Getting kids off screens is increasingly challenging, especially as children get older. Finding ways for your kids to be creative and explore can be difficult, but sometimes, simpler really is better. There may not be a whole lot of technology involved in old-fashioned pen-and-paper games, but they can be just as much fun for younger children, tweens, and even teens.
Paper games for kids can be a quick boredom-buster on an inclement weather day, when waiting at a restaurant, or during travel — especially when those airport delays crop up. With paper and pen or pencil, you don’t need to worry about how much battery charge there is or stress out about finding an outlet to plug into. Putting together a game on paper is a snap.
How to make paper games
There is actually quite a lot you can do with a piece of paper to pass the time. Kids have been doing it for ages to kick the boredom in class. Remember paper footballs, airplanes, boats, fortune tellers, and trash can basketball? All you need for a paper game is paper. Any kind is fine — from notebook to computer to construction. A writing utensil like pen, paper, or crayon is necessary for some games, but not all. If you want to go green, use papers headed for the recycling bin to play games, then recycle them when the fun is finished.
In America, it is tic-tac-toe, but in England the pen-and-paper game is called noughts and crosses. Head to Ireland, and the game is known as X’s and O’s. All you need to do to play this two-player game is to draw a 3 x 3 grid. One player is X and the other is O. The player with three in a row horizontally, vertically, or diagonally is the winner. Traditionally, O’s go first.
Snowman is a kinder, gentler version of the game Hangman. In classic Wheel of Fortune style, set up a puzzle for kids to solve. Count out blank lines to spell a familiar word, like “apple.” Kids guess the letters to fill the spots until the puzzle is solved. If a guess is wrong, you draw a piece of a snowman. The snowman takes shape from incorrect guesses.
For younger kids, generate easier puzzles, but for older players come up with more challenging ones like movie titles. Snowman can be played with one or more players. This can also be a fun classroom game on the whiteboard.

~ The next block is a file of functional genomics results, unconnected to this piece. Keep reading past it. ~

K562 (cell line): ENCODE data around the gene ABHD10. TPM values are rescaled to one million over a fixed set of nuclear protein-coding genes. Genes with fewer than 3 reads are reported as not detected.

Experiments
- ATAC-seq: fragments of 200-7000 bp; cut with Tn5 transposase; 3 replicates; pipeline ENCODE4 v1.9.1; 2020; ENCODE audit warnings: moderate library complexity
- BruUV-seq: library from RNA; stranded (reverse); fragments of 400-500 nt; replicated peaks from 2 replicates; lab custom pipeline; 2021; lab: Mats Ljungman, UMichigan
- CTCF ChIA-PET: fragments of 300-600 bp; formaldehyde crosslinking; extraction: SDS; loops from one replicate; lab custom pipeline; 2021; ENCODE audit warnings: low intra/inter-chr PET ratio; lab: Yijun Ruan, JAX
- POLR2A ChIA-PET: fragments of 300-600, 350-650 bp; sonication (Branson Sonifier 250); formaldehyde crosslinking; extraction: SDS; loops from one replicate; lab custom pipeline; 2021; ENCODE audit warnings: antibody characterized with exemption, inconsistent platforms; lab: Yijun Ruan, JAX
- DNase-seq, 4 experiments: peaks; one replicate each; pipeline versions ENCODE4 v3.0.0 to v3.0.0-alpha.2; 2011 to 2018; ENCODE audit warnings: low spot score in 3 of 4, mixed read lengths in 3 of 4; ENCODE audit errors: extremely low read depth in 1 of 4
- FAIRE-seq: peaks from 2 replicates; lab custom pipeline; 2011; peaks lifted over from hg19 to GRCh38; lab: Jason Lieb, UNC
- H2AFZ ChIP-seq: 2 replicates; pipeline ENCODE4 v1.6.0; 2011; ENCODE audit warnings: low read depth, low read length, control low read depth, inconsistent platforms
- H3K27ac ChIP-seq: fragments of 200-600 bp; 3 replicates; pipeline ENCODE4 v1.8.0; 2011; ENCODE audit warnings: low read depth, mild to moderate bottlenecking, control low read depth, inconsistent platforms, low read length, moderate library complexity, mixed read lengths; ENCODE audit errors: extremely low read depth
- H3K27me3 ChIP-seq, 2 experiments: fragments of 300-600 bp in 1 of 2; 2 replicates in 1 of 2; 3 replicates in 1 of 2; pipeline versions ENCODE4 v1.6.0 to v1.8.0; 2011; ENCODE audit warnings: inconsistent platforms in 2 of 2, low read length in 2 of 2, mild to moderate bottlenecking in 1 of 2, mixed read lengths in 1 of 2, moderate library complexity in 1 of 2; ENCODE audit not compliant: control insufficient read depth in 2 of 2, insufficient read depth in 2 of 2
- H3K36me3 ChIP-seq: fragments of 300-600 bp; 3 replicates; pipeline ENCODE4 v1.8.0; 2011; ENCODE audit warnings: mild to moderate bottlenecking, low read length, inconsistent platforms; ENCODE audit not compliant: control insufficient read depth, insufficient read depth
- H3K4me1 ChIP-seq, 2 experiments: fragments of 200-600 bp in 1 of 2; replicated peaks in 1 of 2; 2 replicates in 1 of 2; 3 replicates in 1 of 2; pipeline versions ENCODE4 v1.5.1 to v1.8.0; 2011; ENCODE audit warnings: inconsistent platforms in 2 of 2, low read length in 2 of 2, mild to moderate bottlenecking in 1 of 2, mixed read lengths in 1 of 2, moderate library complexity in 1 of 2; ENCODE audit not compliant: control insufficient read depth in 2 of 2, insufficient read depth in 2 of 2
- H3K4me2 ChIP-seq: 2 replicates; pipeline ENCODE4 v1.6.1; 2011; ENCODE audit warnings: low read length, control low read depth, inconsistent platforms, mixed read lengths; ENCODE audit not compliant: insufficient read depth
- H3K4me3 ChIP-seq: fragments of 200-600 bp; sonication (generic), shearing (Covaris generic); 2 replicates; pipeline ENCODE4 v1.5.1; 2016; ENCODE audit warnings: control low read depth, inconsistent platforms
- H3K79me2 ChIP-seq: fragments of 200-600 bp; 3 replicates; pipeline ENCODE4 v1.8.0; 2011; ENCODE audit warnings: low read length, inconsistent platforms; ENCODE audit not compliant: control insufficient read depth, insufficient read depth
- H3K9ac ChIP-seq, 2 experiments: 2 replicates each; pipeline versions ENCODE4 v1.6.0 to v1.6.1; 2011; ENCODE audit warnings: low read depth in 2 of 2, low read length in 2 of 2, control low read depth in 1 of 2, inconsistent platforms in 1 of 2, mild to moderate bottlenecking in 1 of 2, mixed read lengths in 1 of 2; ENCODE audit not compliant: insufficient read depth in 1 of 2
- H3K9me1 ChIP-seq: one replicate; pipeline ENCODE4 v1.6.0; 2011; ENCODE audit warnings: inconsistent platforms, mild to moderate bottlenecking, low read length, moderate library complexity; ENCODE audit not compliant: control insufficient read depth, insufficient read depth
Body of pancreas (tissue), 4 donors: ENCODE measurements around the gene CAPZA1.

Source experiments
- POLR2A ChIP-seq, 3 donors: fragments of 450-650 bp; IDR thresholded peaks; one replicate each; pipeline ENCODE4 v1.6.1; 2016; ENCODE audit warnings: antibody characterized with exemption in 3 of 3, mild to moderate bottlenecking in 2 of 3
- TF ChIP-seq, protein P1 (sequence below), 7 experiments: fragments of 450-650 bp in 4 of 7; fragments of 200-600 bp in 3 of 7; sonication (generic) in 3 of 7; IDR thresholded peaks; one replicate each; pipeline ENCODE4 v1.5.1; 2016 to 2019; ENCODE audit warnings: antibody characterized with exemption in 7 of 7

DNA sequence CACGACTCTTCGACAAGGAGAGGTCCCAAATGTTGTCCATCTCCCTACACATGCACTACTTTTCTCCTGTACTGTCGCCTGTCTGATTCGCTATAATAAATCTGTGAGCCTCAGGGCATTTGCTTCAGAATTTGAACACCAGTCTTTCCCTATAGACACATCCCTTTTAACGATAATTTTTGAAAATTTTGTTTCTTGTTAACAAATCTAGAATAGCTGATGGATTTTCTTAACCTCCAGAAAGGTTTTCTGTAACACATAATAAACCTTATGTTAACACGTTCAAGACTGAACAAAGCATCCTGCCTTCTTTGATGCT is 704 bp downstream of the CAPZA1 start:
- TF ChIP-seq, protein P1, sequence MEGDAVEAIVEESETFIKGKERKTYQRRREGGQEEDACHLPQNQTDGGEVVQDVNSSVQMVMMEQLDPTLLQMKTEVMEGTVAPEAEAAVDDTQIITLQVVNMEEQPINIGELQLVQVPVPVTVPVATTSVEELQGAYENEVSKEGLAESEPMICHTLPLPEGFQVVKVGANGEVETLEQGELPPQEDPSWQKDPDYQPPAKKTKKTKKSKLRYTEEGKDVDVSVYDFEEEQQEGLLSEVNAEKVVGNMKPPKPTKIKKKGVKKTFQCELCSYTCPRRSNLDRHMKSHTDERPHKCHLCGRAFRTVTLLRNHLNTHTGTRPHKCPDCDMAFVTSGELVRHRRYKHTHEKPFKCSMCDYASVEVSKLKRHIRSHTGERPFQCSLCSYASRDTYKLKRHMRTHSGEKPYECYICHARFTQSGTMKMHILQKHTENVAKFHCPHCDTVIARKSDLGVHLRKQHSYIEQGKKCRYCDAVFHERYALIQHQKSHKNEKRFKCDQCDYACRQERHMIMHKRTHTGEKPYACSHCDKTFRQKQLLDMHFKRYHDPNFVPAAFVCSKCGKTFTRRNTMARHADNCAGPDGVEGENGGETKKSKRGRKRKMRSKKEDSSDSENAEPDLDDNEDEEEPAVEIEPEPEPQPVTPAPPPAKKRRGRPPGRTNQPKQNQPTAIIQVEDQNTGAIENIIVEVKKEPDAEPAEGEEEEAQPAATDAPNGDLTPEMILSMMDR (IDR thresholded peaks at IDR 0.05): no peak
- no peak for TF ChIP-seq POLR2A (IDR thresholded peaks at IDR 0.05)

Dots and Boxes
This two-person game is another classic that moms and dads may have played growing up. Draw a nine-dot array of three dots across in three rows. Players take turns drawing a horizontal or vertical line to connect two dots. The object is to finish a square. When a player finishes a square, put his or her initials inside. The player with the most squares in the array is the winner. It’s helpful to use two different colored pens or pencils for a round of Dots and Boxes.
If you have a group of players, Pictionary is a great go-to game and will be a fast favorite for tweens and teens. Adults enjoy it, too. Divide players into two teams. Write down a bunch of phrases, movie titles, animals, or television shows on Post-its using a similar theme. Fold and place in a container.
Without speaking or using letters and symbols, players take turns being the artist and must draw a picture to help his or her teammates guess the phase, object, or title. Teams earn points by guessing correctly. Set up a time limit for each turn. Keep it short, so the game moves.
Forget Words with Friends on your smartphone. Play Word Ladders on a piece of paper. To start this two-person game, have each player choose a word with the same number of letters. One word goes on the top rung and the other on the bottom. Each person sets up the word ladder on a piece of paper. The object is to change one letter at a time to make a word ladder between the two words. The shortest ladder wins. If both players are stuck, rule the game a tie and start another word ladder.
Make studying for those spelling and vocabulary test a bit more fun by making word scrambles. Players have to unscramble the words. Set up word scrambles using themes like current holidays or the week’s spelling list. Give kids a time limit to unscramble the words.
Just like the classic game, Connect Four can be played on paper, too. Set up a grid with six rows and seven columns. One player is O and the other is X. The object is to get four in a row horizontally, vertically, or diagonally. However, you may only mark a space with an X or an O that is the lowest in the column.
With smartphones, tablets, and binge-watching, it can sometimes be hard to remember that fun can be had without technology. When kids are bored or when you’re stuck waiting, take out some paper and a pen. Play one or more of these fun games to pass the time.
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